What can be learned from this year's flooding on Lake Ontario?
As high water levels start to recede along the southern shore of Lake Ontario, the question remains: could something have been done to stop flooding that has devastated much of the shoreline?
Many homeowners and lawmakers are blaming Plan 2014, which changed the way water levels are regulated along the lake and Saint Lawrence Seaway starting this year.
Greg Boyer of SUNY ESF in Syracuse is the acting director of the Great Lakes Research Consortium, and says the timing is suspect for anyone who wants to blame Plan 2014.
“The problem is that by the time [Plan] 2014 went into effect in January, we were probably already past the point where we would have been able to do anything,” said Boyer.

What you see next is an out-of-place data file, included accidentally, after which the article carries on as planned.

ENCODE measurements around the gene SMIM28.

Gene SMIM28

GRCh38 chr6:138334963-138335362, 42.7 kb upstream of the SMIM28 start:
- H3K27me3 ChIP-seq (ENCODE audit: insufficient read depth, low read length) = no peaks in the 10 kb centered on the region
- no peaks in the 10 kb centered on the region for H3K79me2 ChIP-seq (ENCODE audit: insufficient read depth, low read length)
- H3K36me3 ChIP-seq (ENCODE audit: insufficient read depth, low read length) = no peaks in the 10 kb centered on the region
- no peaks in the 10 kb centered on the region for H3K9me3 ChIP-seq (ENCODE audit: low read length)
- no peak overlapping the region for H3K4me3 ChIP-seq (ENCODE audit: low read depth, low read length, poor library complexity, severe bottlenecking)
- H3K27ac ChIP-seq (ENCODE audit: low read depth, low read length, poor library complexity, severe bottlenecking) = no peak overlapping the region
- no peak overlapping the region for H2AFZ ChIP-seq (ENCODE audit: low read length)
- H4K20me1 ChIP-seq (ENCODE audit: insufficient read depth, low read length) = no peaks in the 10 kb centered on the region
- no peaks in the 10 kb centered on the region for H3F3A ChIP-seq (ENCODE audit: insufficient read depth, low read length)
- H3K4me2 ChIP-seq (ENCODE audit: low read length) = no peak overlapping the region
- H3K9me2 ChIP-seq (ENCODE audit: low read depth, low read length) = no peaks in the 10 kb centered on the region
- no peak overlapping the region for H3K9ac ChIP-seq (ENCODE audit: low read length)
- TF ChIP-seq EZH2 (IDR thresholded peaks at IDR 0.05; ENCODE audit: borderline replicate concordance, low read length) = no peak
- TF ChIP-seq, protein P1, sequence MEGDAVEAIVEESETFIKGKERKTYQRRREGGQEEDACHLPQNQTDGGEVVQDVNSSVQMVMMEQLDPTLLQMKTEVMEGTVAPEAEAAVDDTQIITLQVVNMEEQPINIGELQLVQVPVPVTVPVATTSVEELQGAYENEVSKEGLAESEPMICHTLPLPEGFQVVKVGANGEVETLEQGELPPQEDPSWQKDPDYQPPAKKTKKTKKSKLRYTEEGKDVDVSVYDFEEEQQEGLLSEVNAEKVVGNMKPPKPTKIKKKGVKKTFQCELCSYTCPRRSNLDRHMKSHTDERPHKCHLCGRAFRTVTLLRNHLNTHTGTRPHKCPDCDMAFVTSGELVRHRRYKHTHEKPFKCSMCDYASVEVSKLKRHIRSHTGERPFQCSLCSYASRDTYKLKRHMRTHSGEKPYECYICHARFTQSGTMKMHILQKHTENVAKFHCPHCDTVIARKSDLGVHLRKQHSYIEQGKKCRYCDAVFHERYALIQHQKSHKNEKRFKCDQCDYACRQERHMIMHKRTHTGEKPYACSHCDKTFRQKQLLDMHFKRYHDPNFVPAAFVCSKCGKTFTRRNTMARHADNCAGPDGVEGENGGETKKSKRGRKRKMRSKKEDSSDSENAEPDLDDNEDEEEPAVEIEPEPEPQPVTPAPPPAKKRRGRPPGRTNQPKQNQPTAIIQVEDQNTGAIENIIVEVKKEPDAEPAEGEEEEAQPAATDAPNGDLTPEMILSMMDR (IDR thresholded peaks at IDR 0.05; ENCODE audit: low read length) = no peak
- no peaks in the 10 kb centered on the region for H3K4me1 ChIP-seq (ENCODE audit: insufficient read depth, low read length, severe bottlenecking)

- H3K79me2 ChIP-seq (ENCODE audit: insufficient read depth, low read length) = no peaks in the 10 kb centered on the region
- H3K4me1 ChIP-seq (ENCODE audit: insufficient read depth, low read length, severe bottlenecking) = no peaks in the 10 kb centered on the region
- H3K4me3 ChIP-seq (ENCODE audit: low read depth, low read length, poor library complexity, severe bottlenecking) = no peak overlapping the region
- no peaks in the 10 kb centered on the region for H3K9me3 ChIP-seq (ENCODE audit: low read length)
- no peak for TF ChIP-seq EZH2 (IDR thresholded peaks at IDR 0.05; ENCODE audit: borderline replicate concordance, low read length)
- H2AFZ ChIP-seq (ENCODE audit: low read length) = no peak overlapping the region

Boyer believes for there to have been any substantial impact on flooding, authorities would have had to release water from the lake, through a dam in northern New York, in early winter. Compounding the problem, says Boyer, was flooding in Canada that made it difficult for any adjustments later in the season. So he’s not ready to blame the International Joint Commission, the U.S./Canadian organization that is taking much of the blame for the flooding. But he does believe that now that officials know what can happen, they have to take it into account next winter.
“I would expect, I don’t know this, but I would expect, that maybe next year in the winter they might be a bit more proactive, and drop the lake level a little faster and earlier, while they still can, on the off chance they have a wet spring,” he said.
Federal lawmakers and Gov. Andrew Cuomo are urging President Donald Trump to declare the shoreline impacted by flooding a federal disaster area.